529; Charles K. Bell, 65,168. No man
having received a majority, the State
Democratic convention, under the law as
originally passed, was required to drop
on successive ballots the lowest man,
prorating the vote among the other can-
didates as dictated by county delega-
tions. On the second ballot, Campbell was
nominated, and he was elected in the
general election with negligible opposi-
During the administration of T. M.
Campbell (Jan. 15, 1907, to Jan. 19, 1911)
there was an amendment of the election
law to do away with the bunglesome
combination of popular vote and conven-
tion proration of vote in event no one
received a majority in the election. It
was provided that nomination should be
by single popular vote, the one with a
plurality, whether majority or not, to
receive the nomination. Campbell was
nominated for his second term over R.
Although the two terms of Governor
Campbell witnessed the panic of 1907 and
its following bad effects, there was rapid
economic development in the state. The
census of 1910, at the end of his second
term, revealed a population of 3,896,542,
which was an increase of 847,832, or 27.8
per cent, over the population of 1900. The
total value of manufactured products,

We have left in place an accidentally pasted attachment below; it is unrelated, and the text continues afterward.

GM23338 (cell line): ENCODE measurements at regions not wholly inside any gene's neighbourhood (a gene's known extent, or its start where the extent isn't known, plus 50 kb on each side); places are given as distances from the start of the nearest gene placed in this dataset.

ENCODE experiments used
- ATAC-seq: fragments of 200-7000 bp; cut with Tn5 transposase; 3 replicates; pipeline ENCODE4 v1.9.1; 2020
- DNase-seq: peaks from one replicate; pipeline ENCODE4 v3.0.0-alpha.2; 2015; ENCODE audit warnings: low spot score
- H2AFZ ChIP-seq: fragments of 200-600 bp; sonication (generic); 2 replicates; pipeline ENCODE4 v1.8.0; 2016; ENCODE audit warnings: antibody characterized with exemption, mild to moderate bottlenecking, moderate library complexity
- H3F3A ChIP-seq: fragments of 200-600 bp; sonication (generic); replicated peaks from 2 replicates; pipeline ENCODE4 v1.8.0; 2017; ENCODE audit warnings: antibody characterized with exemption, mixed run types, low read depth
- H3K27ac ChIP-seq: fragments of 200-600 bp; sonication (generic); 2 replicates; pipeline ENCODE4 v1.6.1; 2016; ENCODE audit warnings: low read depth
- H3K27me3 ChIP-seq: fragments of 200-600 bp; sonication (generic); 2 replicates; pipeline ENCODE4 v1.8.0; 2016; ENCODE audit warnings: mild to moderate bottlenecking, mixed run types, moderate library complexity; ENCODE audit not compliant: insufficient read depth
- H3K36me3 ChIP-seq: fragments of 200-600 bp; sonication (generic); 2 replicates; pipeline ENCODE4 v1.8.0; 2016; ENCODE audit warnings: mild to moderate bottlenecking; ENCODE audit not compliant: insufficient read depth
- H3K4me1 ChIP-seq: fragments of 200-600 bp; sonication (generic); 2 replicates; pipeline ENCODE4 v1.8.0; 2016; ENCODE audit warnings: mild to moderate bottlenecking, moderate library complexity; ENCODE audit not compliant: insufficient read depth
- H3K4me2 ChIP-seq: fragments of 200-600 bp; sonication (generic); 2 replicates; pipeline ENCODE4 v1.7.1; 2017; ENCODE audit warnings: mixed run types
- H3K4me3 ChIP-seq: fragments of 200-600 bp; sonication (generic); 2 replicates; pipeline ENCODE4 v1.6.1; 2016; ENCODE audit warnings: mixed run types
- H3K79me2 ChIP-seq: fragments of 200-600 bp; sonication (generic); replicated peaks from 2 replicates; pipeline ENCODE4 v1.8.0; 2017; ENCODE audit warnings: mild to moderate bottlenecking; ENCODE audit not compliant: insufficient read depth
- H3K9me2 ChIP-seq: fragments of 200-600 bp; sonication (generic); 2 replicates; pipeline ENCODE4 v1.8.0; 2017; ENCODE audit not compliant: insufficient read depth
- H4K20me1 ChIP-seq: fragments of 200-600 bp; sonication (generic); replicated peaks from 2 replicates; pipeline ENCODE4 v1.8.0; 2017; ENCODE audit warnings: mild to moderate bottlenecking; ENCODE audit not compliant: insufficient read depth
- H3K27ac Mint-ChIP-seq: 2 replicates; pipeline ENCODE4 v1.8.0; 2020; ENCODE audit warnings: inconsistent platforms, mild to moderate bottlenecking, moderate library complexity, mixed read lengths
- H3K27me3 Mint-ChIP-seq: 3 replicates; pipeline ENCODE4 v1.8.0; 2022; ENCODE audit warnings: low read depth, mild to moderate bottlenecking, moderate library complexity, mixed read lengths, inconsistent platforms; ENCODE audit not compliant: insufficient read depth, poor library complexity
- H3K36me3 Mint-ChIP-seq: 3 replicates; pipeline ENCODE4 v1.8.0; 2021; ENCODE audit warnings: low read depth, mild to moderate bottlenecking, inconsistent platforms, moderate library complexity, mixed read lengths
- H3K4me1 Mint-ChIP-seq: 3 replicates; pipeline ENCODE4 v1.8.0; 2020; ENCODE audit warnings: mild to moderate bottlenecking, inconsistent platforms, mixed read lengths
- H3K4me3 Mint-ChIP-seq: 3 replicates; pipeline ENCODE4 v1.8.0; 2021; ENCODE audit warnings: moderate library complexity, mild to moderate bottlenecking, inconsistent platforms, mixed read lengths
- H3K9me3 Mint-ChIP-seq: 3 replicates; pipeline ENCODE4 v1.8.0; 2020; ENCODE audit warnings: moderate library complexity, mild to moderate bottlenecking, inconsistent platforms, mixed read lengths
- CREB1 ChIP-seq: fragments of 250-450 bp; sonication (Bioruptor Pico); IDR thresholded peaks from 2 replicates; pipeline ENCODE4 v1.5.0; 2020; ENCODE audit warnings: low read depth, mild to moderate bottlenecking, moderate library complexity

between 1900 and 1910, jumped from
$92,894,433 to $272,895,635. The number
of farms in the same ten years increased
from 352,190 to 417,770.
The two-term administration of O. B.
Colquitt (Jan. 19, 1911, to Jan. 19, 1915)
was characterized politically by the
coming to boiling point of the prohibi-
tion issue in the state. There had been
frequent and sharp strife over this issue
during the preceding administrations, but
it became the dominating issue with the
advent of the Colquitt administration.
A constitutional amendment for state-
wide prohibition had been submitted at
an election Aug. 4, 1887, and had lost by
a vote of 220,637 to 129,270.
However, prohibition sentiment had
spread rapidly as evidenced by the suc-
cesses of the "drys" in local option elec-
tions. In the Democratic primary July
25, 1908, the question of submission of
prohibition was submitted to vote. It
carried by a vote of 145,530 to 141,441,
but the following Legislature failed to
submit the question. The campaign of
1910 logically centered about the prohibi-
tion question and Oscar B. Colquitt, pro-
hibition opponent, led the field. Prohi-
bition was submitted in July, 1911, how-
ever, and lost by a vote of 237,130 to
230,150. Prohibition was again the lead-
ing question in the campaign of 1912,
when Colquitt defeated William F. Ram-
sey in a memorable race which resulted
in a vote of 218,812 to 177,183.
Colquitt's administration was notable
for its economy in state fiscal affairs, re-
form in the penal system, prompt steps
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Texas Almanac, 1945-1946, book, 1945; Dallas, Texas. (texashistory.unt.edu/ark:/67531/metapth117166/m1/72/: accessed July 22, 2017), University of North Texas Libraries, The Portal to Texas History, texashistory.unt.edu; crediting Texas State Historical Association.